After getting together in 1984, the band started recording the following year and made a total of seven records, with such delectable titles as “Hot Chocolate Massage” (Absolute A Go Go, 1990) and “Milky Juicy” (Doctor Dream, 1994).
Hamilton describes his band as “pretty innovative, I think,” and critics apparently agreed. The band was featured in Rolling Stone and Spin, and had a large following within the indie music scene.
Tiny Lights shows would generally open with free musical improvisation—an atypical opening for a group classified as a rock band. “We tried to keep it as open as possible,” Hamilton says of the Tiny Lights signature improvisational rock style. “We took a lot of risks.”
Hamilton met his fellow band member and current wife Donna Croughn when they were music-loving teens attending different high schools in New Jersey. The two started a band together and eventually joined up with three other musicians to form Tiny Lights, with Hamilton on guitar and Croughn on vocals and electric violin.
Hamilton describes the Hoboken, New Jersey music scene where Tiny Lights originated to be “a really good scene for us” because it was a vibrant musical community that was open to new styles.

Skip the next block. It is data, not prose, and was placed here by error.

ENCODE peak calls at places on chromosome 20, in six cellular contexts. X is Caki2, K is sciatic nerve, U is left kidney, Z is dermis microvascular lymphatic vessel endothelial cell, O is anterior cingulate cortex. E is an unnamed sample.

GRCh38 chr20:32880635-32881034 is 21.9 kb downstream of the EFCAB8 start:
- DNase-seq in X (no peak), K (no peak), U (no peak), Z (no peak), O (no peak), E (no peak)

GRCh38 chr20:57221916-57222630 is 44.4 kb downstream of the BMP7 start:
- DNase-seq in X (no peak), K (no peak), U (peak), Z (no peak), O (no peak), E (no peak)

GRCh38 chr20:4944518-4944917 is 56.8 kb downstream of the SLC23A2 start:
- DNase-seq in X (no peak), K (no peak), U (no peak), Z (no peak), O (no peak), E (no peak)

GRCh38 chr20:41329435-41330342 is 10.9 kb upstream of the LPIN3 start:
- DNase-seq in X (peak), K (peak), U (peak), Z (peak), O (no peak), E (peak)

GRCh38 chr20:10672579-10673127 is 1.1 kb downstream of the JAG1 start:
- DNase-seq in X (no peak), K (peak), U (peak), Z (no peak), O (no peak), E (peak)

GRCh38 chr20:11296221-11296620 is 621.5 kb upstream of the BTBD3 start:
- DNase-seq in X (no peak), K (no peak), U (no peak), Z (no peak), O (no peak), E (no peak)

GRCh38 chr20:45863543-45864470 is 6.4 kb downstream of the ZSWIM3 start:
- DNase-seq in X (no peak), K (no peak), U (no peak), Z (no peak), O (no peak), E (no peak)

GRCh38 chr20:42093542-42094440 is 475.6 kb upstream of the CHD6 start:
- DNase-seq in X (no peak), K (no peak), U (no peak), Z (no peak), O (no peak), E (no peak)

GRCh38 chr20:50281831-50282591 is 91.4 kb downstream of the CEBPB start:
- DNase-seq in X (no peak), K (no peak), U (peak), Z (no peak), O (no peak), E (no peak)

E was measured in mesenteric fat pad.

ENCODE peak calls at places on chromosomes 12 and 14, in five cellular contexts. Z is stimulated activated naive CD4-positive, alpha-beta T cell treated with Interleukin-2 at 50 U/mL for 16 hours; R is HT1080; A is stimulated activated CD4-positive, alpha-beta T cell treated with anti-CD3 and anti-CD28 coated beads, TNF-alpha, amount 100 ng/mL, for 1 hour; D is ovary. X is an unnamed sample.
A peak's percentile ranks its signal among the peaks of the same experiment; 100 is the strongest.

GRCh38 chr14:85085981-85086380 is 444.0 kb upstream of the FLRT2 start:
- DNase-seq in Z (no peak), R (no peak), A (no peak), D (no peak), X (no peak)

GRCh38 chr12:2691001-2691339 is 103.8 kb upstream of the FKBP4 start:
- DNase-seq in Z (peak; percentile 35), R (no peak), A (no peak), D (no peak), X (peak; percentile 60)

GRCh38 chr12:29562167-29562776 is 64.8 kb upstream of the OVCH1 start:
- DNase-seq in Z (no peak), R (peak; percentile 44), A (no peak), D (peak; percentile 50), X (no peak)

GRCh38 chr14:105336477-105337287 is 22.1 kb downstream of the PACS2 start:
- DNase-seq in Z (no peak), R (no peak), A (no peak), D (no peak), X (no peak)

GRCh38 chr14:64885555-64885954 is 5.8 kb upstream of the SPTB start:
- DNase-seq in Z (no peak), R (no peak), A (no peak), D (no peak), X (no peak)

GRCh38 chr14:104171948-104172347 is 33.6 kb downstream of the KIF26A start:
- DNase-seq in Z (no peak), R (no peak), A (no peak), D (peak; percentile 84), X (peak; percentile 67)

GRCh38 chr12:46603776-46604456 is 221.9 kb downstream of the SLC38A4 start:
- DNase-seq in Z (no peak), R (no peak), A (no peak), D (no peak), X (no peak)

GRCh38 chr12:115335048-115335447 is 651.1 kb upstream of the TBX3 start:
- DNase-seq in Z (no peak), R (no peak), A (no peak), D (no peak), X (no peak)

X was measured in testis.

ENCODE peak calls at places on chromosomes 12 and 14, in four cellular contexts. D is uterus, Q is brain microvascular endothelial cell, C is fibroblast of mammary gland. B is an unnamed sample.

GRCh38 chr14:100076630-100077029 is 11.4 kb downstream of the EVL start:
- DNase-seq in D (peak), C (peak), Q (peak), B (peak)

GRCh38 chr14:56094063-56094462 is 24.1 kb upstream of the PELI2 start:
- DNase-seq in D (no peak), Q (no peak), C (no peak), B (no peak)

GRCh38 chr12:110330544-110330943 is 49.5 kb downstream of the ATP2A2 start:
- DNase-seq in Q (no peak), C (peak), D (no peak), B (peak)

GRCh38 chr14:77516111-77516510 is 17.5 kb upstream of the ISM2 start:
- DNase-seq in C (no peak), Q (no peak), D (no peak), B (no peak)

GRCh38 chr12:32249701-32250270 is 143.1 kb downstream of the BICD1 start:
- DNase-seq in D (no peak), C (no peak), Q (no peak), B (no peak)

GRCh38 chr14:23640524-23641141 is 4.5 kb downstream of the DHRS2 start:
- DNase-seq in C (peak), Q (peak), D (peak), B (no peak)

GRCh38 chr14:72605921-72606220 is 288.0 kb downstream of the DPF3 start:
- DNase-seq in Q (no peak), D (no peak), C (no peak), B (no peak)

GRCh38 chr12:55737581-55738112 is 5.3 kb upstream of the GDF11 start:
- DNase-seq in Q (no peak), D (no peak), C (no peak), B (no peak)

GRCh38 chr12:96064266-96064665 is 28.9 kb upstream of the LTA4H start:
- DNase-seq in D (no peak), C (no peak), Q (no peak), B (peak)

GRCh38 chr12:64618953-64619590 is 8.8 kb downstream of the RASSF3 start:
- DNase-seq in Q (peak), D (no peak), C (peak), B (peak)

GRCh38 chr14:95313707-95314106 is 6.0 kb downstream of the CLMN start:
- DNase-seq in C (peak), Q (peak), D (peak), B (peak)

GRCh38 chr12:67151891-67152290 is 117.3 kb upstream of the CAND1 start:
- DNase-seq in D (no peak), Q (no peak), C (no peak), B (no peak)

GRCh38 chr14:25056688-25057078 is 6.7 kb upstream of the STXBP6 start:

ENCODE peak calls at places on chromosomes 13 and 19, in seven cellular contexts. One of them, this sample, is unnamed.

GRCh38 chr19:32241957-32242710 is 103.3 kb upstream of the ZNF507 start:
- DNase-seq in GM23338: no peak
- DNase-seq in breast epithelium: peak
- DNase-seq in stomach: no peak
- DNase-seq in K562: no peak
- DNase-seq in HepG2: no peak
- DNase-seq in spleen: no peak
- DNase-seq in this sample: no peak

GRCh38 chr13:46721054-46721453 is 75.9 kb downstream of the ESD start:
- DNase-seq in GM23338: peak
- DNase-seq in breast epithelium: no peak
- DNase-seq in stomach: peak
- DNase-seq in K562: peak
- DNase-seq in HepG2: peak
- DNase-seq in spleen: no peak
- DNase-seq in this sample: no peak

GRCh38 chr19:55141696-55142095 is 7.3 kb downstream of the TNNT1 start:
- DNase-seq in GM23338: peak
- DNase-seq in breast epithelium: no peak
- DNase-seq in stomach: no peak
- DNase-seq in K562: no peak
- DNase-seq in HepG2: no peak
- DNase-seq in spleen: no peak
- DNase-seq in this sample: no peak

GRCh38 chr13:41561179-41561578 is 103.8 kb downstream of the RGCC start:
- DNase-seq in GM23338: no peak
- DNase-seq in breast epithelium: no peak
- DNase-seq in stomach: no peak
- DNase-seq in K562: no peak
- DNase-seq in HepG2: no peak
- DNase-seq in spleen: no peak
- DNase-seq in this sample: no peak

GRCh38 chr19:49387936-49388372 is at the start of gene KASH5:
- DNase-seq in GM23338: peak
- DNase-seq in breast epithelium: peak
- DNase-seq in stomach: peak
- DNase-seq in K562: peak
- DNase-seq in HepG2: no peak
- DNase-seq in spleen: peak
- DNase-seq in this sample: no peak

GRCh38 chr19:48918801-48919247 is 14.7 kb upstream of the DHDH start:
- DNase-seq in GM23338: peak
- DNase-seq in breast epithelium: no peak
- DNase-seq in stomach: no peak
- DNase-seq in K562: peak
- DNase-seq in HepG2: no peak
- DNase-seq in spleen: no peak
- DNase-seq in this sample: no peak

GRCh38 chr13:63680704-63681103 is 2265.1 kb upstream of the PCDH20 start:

After twelve years of touring, the members of Tiny Lights went their separate ways, in a break-up that Hamilton says went “quietly and peacefully”. At the time, Hamilton was living in Germany and beginning work on his doctoral dissertation, and he and Croughn had just had their first child. They did not have as much time to devote to touring and recording with the band.
Each of the band’s five members went their separate ways. Tiny Lights cellist Jane Scarpantoni went on to play with high-profile bands and performers including REM, Bruce Springsteen, the Indigo Girls and Natalie Merchant.
Dave Dreiwitz, the band’s bassist and trumpet player, now plays with the band, Ween.
Hamilton, of course, is now part of the Harvard Faculty, teaching courses such as Literature 112, “Egypt in the European Imaginary”, Comparative Literature 135, “Literature and the Visual Arts: Iconophilia and Iconoclasm,” and the sophomore tutorial for Literature concentrators. Next year he will teach the Comparative Literature course “Melopoeia: On German Music and Letters”, which will examine German literature and philosophy as well as music, familiar ground in Hamilton’s personal life. “Now I’m a legitimate academic,” he chuckles.